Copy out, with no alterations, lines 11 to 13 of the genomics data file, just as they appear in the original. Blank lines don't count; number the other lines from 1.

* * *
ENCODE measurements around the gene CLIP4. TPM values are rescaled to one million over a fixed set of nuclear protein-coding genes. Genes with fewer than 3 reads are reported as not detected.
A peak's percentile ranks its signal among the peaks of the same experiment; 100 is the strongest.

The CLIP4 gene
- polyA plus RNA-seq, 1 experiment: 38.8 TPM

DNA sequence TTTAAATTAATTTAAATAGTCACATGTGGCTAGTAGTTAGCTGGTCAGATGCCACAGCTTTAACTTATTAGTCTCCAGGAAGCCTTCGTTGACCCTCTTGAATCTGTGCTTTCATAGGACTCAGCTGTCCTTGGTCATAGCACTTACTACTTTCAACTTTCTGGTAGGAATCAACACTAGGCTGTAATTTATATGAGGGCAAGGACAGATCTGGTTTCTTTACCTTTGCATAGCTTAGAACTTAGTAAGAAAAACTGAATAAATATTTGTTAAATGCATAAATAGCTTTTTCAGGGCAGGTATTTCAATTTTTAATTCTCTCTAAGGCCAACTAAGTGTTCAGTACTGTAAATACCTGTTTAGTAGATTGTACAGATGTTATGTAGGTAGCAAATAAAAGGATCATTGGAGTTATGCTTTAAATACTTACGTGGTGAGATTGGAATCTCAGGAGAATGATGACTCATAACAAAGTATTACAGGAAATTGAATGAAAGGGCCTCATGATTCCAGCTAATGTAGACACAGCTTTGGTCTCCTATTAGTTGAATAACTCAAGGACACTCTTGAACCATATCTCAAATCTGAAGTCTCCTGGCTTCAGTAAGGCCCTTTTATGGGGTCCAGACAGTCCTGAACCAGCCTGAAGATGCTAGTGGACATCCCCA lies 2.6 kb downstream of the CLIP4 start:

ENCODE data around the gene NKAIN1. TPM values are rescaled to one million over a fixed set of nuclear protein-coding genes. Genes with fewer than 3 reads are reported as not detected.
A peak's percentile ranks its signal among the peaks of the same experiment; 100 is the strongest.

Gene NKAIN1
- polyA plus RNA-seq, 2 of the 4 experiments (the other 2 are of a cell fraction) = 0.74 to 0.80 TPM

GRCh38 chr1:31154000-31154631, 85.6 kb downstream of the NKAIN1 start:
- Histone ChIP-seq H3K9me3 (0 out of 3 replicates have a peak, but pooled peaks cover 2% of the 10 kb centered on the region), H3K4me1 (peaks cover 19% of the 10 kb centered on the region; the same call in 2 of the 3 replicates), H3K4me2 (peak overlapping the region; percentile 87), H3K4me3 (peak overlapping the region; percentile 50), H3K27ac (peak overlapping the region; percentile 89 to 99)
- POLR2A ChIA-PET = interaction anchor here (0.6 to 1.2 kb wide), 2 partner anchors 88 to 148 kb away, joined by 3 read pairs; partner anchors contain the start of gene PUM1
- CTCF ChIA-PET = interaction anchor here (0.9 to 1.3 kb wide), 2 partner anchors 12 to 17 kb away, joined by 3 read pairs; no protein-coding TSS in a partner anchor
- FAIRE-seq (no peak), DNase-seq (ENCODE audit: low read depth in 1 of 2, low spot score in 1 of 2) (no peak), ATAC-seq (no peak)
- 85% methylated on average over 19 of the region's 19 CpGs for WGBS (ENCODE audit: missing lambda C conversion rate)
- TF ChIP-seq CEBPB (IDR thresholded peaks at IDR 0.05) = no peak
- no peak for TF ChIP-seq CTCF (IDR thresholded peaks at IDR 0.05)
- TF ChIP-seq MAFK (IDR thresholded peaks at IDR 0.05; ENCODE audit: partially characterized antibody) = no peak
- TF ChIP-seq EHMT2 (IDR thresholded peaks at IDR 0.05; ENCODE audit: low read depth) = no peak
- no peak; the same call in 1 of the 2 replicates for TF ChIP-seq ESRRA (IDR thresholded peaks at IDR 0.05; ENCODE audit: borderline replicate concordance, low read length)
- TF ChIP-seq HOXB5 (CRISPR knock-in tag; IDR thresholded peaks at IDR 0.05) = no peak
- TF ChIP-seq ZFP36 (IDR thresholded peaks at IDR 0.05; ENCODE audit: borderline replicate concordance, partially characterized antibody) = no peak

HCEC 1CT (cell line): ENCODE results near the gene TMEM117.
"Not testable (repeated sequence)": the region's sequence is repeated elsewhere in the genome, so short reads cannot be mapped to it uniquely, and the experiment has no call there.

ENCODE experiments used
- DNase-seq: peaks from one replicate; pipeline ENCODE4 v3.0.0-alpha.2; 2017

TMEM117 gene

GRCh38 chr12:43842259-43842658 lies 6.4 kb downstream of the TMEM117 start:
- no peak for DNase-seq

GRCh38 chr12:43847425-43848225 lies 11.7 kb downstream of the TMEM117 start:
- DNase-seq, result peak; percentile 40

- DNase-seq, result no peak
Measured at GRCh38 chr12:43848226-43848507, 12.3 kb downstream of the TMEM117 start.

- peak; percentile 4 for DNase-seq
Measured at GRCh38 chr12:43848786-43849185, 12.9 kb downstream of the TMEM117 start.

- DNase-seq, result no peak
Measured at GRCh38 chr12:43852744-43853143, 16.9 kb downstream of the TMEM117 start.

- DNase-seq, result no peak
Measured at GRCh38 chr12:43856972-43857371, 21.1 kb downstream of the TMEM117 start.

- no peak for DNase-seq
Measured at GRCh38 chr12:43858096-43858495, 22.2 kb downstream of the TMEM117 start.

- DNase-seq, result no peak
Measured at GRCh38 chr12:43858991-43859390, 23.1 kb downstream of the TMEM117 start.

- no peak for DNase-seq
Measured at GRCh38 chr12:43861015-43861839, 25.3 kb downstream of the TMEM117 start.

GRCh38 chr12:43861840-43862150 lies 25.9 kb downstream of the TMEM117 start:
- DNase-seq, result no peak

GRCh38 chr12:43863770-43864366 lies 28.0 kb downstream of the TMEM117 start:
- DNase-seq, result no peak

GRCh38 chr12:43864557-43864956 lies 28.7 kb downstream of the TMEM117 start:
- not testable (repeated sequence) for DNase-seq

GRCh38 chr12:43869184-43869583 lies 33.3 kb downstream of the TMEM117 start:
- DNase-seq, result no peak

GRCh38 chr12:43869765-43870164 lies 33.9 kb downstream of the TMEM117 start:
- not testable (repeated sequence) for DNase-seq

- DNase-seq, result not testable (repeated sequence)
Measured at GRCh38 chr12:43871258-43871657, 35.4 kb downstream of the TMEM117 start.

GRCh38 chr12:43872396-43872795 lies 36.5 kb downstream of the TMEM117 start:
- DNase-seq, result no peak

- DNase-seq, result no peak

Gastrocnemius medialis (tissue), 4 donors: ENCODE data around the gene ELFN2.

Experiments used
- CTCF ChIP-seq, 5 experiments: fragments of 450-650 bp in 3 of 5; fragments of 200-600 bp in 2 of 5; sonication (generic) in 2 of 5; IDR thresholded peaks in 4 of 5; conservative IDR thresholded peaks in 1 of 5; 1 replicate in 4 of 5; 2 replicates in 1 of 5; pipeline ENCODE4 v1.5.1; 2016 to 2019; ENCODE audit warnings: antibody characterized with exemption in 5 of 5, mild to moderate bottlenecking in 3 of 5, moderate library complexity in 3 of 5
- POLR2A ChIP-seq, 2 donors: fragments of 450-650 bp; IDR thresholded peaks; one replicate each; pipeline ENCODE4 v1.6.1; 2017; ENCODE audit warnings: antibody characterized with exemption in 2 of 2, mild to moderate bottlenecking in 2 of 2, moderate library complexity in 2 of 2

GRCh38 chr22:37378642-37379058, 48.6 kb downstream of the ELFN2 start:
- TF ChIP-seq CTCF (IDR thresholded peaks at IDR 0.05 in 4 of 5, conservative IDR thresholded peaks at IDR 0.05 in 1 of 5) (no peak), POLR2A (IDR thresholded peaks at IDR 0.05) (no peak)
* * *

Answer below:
- Histone ChIP-seq H3K9me3 (0 out of 3 replicates have a peak, but pooled peaks cover 2% of the 10 kb centered on the region), H3K4me1 (peaks cover 19% of the 10 kb centered on the region; the same call in 2 of the 3 replicates), H3K4me2 (peak overlapping the region; percentile 87), H3K4me3 (peak overlapping the region; percentile 50), H3K27ac (peak overlapping the region; percentile 89 to 99)
- POLR2A ChIA-PET = interaction anchor here (0.6 to 1.2 kb wide), 2 partner anchors 88 to 148 kb away, joined by 3 read pairs; partner anchors contain the start of gene PUM1
- CTCF ChIA-PET = interaction anchor here (0.9 to 1.3 kb wide), 2 partner anchors 12 to 17 kb away, joined by 3 read pairs; no protein-coding TSS in a partner anchor